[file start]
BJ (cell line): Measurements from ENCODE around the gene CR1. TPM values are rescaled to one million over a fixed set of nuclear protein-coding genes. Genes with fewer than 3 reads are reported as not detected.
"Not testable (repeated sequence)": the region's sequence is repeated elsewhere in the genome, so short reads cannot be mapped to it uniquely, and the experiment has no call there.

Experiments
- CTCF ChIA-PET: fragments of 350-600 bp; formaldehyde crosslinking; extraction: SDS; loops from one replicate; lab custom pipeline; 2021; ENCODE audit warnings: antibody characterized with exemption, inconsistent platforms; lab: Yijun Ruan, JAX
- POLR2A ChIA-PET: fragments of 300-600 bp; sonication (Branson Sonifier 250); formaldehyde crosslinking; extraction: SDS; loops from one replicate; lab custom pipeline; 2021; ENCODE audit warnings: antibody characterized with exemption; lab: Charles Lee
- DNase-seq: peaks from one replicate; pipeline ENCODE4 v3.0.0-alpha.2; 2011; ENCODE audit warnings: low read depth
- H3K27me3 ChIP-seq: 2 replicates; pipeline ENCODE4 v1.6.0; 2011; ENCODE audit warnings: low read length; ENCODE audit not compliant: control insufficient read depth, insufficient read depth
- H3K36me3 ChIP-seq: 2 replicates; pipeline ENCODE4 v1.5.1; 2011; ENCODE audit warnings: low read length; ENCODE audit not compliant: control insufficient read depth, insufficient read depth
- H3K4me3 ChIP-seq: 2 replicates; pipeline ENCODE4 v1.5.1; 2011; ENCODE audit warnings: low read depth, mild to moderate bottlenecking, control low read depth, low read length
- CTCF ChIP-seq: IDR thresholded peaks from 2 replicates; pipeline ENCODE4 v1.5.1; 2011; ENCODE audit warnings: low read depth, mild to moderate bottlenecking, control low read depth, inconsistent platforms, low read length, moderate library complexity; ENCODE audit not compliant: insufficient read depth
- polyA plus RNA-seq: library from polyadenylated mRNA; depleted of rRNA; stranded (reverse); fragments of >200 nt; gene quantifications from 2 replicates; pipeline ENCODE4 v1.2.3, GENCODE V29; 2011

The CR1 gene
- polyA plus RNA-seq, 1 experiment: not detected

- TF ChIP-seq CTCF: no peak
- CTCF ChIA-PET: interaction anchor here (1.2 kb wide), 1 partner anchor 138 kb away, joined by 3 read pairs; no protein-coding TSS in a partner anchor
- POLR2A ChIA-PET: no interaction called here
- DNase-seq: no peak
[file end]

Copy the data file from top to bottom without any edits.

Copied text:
BJ (cell line): Measurements from ENCODE around the gene CR1. TPM values are rescaled to one million over a fixed set of nuclear protein-coding genes. Genes with fewer than 3 reads are reported as not detected.
"Not testable (repeated sequence)": the region's sequence is repeated elsewhere in the genome, so short reads cannot be mapped to it uniquely, and the experiment has no call there.

Experiments
- CTCF ChIA-PET: fragments of 350-600 bp; formaldehyde crosslinking; extraction: SDS; loops from one replicate; lab custom pipeline; 2021; ENCODE audit warnings: antibody characterized with exemption, inconsistent platforms; lab: Yijun Ruan, JAX
- POLR2A ChIA-PET: fragments of 300-600 bp; sonication (Branson Sonifier 250); formaldehyde crosslinking; extraction: SDS; loops from one replicate; lab custom pipeline; 2021; ENCODE audit warnings: antibody characterized with exemption; lab: Charles Lee
- DNase-seq: peaks from one replicate; pipeline ENCODE4 v3.0.0-alpha.2; 2011; ENCODE audit warnings: low read depth
- H3K27me3 ChIP-seq: 2 replicates; pipeline ENCODE4 v1.6.0; 2011; ENCODE audit warnings: low read length; ENCODE audit not compliant: control insufficient read depth, insufficient read depth
- H3K36me3 ChIP-seq: 2 replicates; pipeline ENCODE4 v1.5.1; 2011; ENCODE audit warnings: low read length; ENCODE audit not compliant: control insufficient read depth, insufficient read depth
- H3K4me3 ChIP-seq: 2 replicates; pipeline ENCODE4 v1.5.1; 2011; ENCODE audit warnings: low read depth, mild to moderate bottlenecking, control low read depth, low read length
- CTCF ChIP-seq: IDR thresholded peaks from 2 replicates; pipeline ENCODE4 v1.5.1; 2011; ENCODE audit warnings: low read depth, mild to moderate bottlenecking, control low read depth, inconsistent platforms, low read length, moderate library complexity; ENCODE audit not compliant: insufficient read depth
- polyA plus RNA-seq: library from polyadenylated mRNA; depleted of rRNA; stranded (reverse); fragments of >200 nt; gene quantifications from 2 replicates; pipeline ENCODE4 v1.2.3, GENCODE V29; 2011

The CR1 gene
- polyA plus RNA-seq, 1 experiment: not detected

- TF ChIP-seq CTCF: no peak
- CTCF ChIA-PET: interaction anchor here (1.2 kb wide), 1 partner anchor 138 kb away, joined by 3 read pairs; no protein-coding TSS in a partner anchor
- POLR2A ChIA-PET: no interaction called here
- DNase-seq: no peak